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The Student News Site of Texas A&M University - College Station

The Battalion

The Student News Site of Texas A&M University - College Station

The Battalion

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Texas A&M pitcher Ryan Prager (18) delivers a pitch during Texas A&M’s game against Kentucky at the NCAA Men’s College World Series at in Omaha, Nebraska on Monday, June 17, 2024. Prager went for 6.2 innings, allowing two hits and zero runs. (Chris Swann/The Battalion)
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Preserving the people who persevered

The+In+Fulfillment+of+a+Dream+Archive+exhibits+a+partial+history+of+African-Americans+at+Texas+A%26amp%3BM+University.+The+exhibit+can+be+found+at+Cushing+Memorial+Library+and+Archives%2C+Texas+A%26amp%3BM+University+and+contains+many+photos%2C+negatives%2C+and+documents.
Photo by Photo By Cristian Aguirre

The In Fulfillment of a Dream Archive exhibits a partial history of African-Americans at Texas A&M University. The exhibit can be found at Cushing Memorial Library and Archives, Texas A&M University and contains many photos, negatives, and documents.

An archive at Cushing Memorial Library preserves the contributions, involvement and impact of African-Americans who have been entwined in Texas A&M dating back to its commencement in 1876.
The In Fulfillment of a Dream exhibit made its debut in the spring of 2001 at Cushing, but has since has become an online exhibit with a few remaining physical catalogues, according to Rebecca Hankins, Africana Resources Librarian and Curator. This exhibit reveals the history of African-Americans in the past 125 years at A&M by exploring complexities such as racial segregation, desegregation and unceasing determination through photographs, documents and texts.
The online exhibit can be viewed via the gallery index of Cushing’s archives and contains eight components: a preface, a timeline of important events, the purpose of the Prairie View campus, African-Americans workers at Texas A&M, African-Americans in the Corps of Cadets, African-Americans in sports at A&M, African-Americans in Student Life and Traditions and African-Americans as administrators, faculty and staff.
Hankins said when the exhibit started it was highly successful in recognizing individuals in the African-American community who rose to prominent positions. Hankins said it is important to see the tenacity that was instilled in the African-American history at A&M.
“If you stick it out and you’re brave enough to stick it out then you can be an example,” Hankins said. “A lot of the people in the exhibit are examples. They sang ‘We belong here. This is our university too. So we’re going to go where we want to go and not allow somebody else to determine that.’ That’s the message — nobody has the right to tell you where you cannot go. Persistence and bravery is so important.”
Hankins has one of the catalogues and said she appreciates how the chronology in the exhibit shows the historical transitions of African-Americans at A&M.
“I like the chronology because it definitely lays out the history of the institution itself,” Hankins said. “I like how it shows that African-Americans played a significant part in the building and the carving of the institution. It goes into how they were really kept out of the institution even though it was intended for all. It talks about what was endured.”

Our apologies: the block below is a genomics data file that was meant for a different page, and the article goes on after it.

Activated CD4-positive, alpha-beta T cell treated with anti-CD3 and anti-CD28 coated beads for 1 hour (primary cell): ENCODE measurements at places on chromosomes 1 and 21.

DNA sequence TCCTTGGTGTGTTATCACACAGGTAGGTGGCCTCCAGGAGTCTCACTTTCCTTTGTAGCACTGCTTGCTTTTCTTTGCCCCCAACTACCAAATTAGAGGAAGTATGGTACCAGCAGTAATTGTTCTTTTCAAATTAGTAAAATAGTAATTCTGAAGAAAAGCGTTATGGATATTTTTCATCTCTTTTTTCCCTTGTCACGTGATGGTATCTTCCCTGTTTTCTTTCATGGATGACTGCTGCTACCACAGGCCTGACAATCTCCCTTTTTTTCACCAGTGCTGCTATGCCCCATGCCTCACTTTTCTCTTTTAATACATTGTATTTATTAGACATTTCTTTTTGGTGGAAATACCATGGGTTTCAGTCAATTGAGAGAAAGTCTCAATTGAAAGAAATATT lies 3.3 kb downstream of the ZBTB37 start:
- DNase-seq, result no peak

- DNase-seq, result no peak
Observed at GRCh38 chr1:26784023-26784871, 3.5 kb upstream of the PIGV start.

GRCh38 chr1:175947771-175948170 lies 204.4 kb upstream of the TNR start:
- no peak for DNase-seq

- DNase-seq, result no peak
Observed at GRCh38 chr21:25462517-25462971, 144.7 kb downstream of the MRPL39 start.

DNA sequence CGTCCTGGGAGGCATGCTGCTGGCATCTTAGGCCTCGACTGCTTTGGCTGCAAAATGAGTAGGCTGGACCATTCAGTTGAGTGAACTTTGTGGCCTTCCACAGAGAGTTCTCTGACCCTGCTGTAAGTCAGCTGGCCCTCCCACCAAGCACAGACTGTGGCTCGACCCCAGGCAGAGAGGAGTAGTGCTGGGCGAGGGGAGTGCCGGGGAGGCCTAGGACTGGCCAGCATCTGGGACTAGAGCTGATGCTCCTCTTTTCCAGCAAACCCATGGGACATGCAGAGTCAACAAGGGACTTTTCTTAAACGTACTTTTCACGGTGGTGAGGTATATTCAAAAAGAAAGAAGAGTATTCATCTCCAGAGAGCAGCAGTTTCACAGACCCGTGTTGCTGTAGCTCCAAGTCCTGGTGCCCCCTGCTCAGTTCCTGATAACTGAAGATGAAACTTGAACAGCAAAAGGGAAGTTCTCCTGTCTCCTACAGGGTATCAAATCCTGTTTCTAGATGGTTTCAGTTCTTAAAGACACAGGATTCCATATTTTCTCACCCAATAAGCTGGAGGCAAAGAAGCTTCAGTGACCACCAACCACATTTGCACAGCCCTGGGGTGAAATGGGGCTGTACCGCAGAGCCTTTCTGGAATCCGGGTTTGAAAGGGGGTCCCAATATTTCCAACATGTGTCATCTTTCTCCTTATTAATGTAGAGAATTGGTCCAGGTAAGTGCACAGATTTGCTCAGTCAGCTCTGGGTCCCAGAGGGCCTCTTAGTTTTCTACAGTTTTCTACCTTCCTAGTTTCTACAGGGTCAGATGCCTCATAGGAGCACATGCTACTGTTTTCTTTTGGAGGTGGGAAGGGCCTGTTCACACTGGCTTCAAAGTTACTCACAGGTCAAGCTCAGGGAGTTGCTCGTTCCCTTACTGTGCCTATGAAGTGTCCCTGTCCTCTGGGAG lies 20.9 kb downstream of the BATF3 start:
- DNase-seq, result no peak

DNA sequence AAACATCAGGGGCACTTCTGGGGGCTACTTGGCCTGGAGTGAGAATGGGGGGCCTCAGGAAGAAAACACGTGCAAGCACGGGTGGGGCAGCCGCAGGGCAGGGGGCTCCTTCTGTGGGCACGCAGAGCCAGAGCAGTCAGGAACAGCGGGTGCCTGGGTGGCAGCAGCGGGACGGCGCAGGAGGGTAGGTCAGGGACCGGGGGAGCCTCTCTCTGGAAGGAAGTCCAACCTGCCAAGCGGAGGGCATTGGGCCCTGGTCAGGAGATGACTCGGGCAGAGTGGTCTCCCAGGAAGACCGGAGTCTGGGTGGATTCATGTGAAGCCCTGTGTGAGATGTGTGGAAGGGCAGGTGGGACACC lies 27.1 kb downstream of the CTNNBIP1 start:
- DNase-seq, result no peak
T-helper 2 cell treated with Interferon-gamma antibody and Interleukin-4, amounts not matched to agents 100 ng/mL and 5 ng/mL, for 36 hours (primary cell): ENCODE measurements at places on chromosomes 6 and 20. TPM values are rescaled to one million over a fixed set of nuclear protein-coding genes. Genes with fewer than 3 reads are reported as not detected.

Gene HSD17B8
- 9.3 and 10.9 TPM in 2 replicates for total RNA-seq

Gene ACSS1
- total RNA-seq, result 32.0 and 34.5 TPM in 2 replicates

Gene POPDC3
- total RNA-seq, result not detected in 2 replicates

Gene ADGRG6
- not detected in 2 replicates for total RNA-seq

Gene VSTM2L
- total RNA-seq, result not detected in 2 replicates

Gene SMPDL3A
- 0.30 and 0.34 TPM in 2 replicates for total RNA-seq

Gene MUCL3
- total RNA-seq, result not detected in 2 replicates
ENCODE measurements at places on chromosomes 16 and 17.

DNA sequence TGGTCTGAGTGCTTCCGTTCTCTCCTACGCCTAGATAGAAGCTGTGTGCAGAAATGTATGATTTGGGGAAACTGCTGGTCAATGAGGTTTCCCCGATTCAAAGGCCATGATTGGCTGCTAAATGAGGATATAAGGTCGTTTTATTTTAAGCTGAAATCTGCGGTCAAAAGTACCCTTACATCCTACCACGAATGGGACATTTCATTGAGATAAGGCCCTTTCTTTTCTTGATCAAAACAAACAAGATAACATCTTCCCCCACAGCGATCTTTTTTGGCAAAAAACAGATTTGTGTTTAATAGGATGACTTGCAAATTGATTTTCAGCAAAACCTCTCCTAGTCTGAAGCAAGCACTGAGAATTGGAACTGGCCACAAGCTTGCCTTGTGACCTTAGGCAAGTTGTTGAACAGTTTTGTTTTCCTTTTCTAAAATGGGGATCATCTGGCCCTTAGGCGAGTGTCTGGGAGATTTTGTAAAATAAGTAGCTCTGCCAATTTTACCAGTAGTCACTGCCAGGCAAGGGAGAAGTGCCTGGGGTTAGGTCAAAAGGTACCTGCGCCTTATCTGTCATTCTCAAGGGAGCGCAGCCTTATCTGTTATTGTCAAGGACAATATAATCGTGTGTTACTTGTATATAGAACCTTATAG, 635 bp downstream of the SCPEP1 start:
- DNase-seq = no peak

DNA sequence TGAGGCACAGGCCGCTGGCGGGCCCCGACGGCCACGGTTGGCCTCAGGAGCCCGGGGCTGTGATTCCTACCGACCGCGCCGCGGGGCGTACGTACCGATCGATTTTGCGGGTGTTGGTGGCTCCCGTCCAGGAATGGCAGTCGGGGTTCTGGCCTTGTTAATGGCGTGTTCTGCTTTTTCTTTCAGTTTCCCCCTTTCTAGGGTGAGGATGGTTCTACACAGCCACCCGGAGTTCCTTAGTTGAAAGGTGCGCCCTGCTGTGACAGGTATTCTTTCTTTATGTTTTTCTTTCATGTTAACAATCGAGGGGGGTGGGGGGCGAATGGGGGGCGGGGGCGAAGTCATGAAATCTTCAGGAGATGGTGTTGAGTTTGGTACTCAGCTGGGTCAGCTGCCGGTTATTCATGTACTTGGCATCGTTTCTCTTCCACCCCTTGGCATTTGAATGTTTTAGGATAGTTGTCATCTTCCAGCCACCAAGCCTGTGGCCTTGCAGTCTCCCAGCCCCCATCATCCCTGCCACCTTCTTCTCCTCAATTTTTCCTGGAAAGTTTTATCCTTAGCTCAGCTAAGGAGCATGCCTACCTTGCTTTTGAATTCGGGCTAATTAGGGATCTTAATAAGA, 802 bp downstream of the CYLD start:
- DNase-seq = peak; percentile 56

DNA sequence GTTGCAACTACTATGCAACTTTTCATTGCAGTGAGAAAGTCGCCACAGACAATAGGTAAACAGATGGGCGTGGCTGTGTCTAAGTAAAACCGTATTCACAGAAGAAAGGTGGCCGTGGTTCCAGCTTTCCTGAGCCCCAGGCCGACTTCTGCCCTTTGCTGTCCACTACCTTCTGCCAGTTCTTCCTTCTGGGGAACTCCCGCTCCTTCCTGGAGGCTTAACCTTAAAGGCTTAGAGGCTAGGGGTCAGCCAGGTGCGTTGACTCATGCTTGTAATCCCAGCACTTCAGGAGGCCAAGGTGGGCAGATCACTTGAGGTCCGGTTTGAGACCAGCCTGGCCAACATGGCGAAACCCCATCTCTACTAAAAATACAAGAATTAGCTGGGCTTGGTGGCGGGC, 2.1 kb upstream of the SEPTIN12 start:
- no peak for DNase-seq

Hankins said she had the chance to meet Sunny Nash, Class of 1977, and Woodrow Jones, the College of Liberal Arts Dean from 1994-2000. Both individuals are featured in the student life and administration sections of the exhibit in recognition of their contributions and achievements at A&M.
During her time at A&M, Nash was a program director at KAMU and a news reporter for the current radio station KTSR. While serving as Dean of the College of Liberal Arts, Jones created the Department of Performing Arts and international and multicultural courses were added to curriculum for liberal arts students.
Sarah Gheida, wildlife and fisheries sciences junior, has viewed the exhibit and said she was surprised at the administration, faculty and staff section that features people like Dan Jackson, who worked as a janitor for over 50 years.
“I hadn’t realized African-Americans had held so many supporting staff roles at Texas
A&M before being allowed to attend the school,” Gheida said. “I think it is important that more students view this virtual exhibit because it taught me about the role of African-Americans at the university over time. It also taught me more about Texas A&M’s history as a whole. It had a lot of useful historical information about African-American struggles on a national, statewide and
university level.”
According to Avery Young, molecular and cell biology junior, there is still work that needs to be done to reconcile racial disparities and despite the exhibit’s timeline ending at 2000, the endeavor for equality has not.
“The impact of hiring an African-American professor is tenfold,” Young said. “You are putting a person that historically has not held a high position in society into the status of honor that a professor wields. To any students sitting in that classroom, African-American or white, that professor is an example of a dedicated scholar, and that has nothing to do with skin color. It can inspire and simultaneously breakdown prejudices, and I think that’s something really important to pass onto the next generation.”

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